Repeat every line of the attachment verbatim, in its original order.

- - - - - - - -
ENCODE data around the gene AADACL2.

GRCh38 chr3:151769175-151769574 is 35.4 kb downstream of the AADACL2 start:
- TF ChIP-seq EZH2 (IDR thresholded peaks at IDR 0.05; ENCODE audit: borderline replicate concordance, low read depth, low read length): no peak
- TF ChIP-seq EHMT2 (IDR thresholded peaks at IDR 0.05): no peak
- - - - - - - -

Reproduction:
ENCODE data around the gene AADACL2.

GRCh38 chr3:151769175-151769574 is 35.4 kb downstream of the AADACL2 start:
- TF ChIP-seq EZH2 (IDR thresholded peaks at IDR 0.05; ENCODE audit: borderline replicate concordance, low read depth, low read length): no peak
- TF ChIP-seq EHMT2 (IDR thresholded peaks at IDR 0.05): no peak